The SaaS model has its share of obstacles as well, compared with traditional software business models. Longer sales cycles, competitors piggybacking off of ideas and pricing structures, security concerns, ease of ability for customers to jump ship due to low costs and competitor offerings, as well as the SaaS marketing challenges and business analytics efforts, should all be considered potential shortcomings.
Longer conversion funnel
In the SaaS business model, the road to turning free users into paying subscribers usually consists of a longer sales cycle — on average several months, which usually includes free trial periods and signups. You’ll spend more time courting your customers and cultivating those leads and prospects.
Easy to copy business models
Where one SaaS company finds success, there are bound to be a slew of imitators to follow. If a company has demonstrated success with a particular SaaS marketing strategy, sales strategy, pricing structure, or email campaign, it is very easy for competitors to emulate these successful strategies by simply navigating the web to copy the approach. In this way, pricing becomes transparent to both customers and competitors alike.
Lower barriers to entry for competition
Easy integration into the SaaS model can also mean easy replacement and lower barriers to entry for the competition. Most purchases in SaaS are subscription based, so once customers are on board, you still need to provide increasing value over competitors, while still up-selling to the next subscription level. Should a customer become dissatisfied with services or support, they can simply move on to a competitor offering a similar pricing structure without having to make a larger upfront investment like one would with other software sales.
Marketing and business analytics for the SaaS business model is much more complex, as you often have data coming in from all different directions. According to Abhi Jadhav, managing partner at Bay Leaf Digital,
“Even though most SaaS marketing efforts are done online, the use of multiple marketing and automation tools create silos that that make it difficult to get a comprehensive view of marketing efforts. This is particularly exacerbated through the use of marketing automation products, web analytics services, and channel marketing services (e.g. email marketing, PPC management) that are very loosely integrated with each other.”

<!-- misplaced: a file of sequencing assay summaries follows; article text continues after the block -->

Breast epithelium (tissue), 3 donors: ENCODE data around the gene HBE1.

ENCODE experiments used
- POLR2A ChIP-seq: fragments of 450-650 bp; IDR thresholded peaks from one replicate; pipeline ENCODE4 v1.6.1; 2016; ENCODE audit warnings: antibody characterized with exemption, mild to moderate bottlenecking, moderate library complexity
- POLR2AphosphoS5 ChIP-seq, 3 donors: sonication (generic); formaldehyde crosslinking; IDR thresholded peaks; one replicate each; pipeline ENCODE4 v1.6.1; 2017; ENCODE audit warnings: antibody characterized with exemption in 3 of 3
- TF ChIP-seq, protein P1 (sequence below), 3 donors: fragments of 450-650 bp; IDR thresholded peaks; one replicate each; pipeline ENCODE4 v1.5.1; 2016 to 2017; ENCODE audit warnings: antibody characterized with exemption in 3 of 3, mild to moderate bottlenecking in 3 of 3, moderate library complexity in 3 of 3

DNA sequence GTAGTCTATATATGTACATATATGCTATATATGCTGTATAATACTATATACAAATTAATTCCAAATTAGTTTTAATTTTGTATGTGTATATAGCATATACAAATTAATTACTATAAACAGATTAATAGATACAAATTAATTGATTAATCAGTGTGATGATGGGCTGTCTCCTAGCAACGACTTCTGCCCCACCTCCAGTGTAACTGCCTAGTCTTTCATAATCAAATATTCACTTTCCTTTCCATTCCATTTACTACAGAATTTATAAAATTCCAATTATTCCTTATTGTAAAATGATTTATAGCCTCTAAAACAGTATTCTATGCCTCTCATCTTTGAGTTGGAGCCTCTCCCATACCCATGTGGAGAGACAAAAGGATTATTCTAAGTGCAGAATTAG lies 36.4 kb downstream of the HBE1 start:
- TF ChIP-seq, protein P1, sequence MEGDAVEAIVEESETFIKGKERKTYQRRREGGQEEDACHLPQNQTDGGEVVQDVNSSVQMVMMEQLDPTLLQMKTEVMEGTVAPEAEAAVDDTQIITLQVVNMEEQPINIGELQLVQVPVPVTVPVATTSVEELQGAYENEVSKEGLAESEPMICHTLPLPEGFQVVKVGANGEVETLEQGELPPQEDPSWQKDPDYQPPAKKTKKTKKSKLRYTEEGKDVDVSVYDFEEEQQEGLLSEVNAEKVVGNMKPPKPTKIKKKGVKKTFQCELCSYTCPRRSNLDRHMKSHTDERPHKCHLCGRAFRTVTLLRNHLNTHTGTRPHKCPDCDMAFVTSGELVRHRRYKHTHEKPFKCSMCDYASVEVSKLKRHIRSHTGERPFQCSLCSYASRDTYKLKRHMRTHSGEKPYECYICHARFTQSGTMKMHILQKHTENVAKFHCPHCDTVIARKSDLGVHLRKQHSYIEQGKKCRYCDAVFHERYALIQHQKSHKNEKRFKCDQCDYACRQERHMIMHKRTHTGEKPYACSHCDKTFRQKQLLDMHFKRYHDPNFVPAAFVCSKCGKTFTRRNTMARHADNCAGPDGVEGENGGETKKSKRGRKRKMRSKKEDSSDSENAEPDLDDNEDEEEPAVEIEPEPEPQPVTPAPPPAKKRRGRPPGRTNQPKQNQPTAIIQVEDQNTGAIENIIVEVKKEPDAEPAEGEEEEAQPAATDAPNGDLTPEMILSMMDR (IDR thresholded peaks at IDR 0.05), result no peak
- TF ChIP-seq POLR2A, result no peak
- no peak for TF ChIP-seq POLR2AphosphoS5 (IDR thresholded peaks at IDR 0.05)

Just like everything else that resides in the cloud, SaaS offerings are not immune to malicious threats and data loss. Trusting that mission-critical and sensitive data is safe in the hands of third-party providers should be a top concern for both subscribers and providers alike. Understand the limitations for which the software provider is responsible, with regards to keeping your data confidential and ensuring that data integrity is not compromised, can be critical.
Although there are some drawbacks to the SaaS business model, such as the previously mentioned lengthier sales cycles, lack of customer loyalty due to similar competitor service offerings, as well as security concerns, there also exists an even greater amount of benefits that cloud-based SaaS offerings provide. Cost efficiency, flexibility, scalability, up-to-date releases, and predictable revenue streams for providers are all compelling reasons to help explain why all signs point to SaaS continuing to being an integral part of future technology trends.